The next day we headed to Yotvata in the morning with the intention of throughly exploring the large arable fields and excellent sewage works.
We headed to the sewage works first, which were excellent, with at least three Citrine wagtails, a dozen or so Bluethroats (both white and red spots) dashing about in the reeds, 2 Little crakes and a Savi's warbler singing.
|Selection of wagtails|
|Graceful prinia nest building|
|One of many Bluethroats|
We then headed to the North fields. On arriving we picked up a female kestrel sp. Tim refused to look at it as he didn't want his first Lesser kestrel to be an imm/female type, and whilst I was identifying it, he called to get on a wader going over, the immediately shouted 'Caspian plover'! The air became electric as we all swung round to get on it, zipping through fairly high up. Thankfully it slowed and turned, then came in to the fields, giving great views over the course of the next hour before twitchers started to arrive and we drifted away.
|Tim got his male Lesser kestrel whilst watching the Caspian plover|
|Black kites were common over the fields|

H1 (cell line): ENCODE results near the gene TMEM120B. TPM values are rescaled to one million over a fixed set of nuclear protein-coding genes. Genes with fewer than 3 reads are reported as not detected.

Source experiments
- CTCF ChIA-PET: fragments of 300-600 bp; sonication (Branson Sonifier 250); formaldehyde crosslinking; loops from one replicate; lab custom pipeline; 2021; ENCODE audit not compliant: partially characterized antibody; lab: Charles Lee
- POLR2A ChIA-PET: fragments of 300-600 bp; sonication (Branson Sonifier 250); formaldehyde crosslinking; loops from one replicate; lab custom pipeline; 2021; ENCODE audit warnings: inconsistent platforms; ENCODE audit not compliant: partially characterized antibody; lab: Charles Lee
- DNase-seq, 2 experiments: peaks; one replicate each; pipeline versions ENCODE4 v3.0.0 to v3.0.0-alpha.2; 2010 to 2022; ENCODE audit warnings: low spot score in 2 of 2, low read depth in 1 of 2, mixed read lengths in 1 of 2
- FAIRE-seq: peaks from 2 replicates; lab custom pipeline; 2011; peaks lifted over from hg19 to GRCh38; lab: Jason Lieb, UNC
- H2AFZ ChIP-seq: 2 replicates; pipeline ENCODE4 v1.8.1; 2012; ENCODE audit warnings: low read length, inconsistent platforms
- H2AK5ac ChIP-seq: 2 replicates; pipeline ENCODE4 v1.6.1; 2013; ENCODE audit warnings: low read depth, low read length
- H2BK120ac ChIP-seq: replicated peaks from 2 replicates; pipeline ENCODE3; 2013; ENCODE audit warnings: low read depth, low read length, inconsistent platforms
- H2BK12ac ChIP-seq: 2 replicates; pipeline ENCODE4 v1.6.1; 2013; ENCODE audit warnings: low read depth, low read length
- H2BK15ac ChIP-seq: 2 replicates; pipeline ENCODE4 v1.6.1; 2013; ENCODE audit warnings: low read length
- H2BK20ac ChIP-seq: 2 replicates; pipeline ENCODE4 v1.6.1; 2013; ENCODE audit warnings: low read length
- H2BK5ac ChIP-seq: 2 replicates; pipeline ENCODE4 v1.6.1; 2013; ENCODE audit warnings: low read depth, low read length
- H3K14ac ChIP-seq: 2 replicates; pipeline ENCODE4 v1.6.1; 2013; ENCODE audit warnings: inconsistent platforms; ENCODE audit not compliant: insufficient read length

|Apparently a bit scarce|
|coutelli Water pipit in Km19-20 ditch|
The next day, myself and James headed to the Dead Sea, to try and catch up with some of the specialities. In terms of the birds seen, we had a fantastic day, but most of the real specialities seemed to avoid the camera lens, so sadly not many pics!
We started at a wadi just south of the Dead Sea to look for Arabian warblers at dawn. Again, the wadi was incredibly alive with migrants, with at least two species of sandgrouse flying about. Eventually we tracked own a male Arabian warbler, which gave brief views before vanishing off down the wadi again.
|Orphean warblers provided good comparisons|
|These look like they should be in Star Wars|
|This was on the fence around Lot Reservoir|
|Male Tristram's starling|
|Black storks were going over with the raptors|
More to follow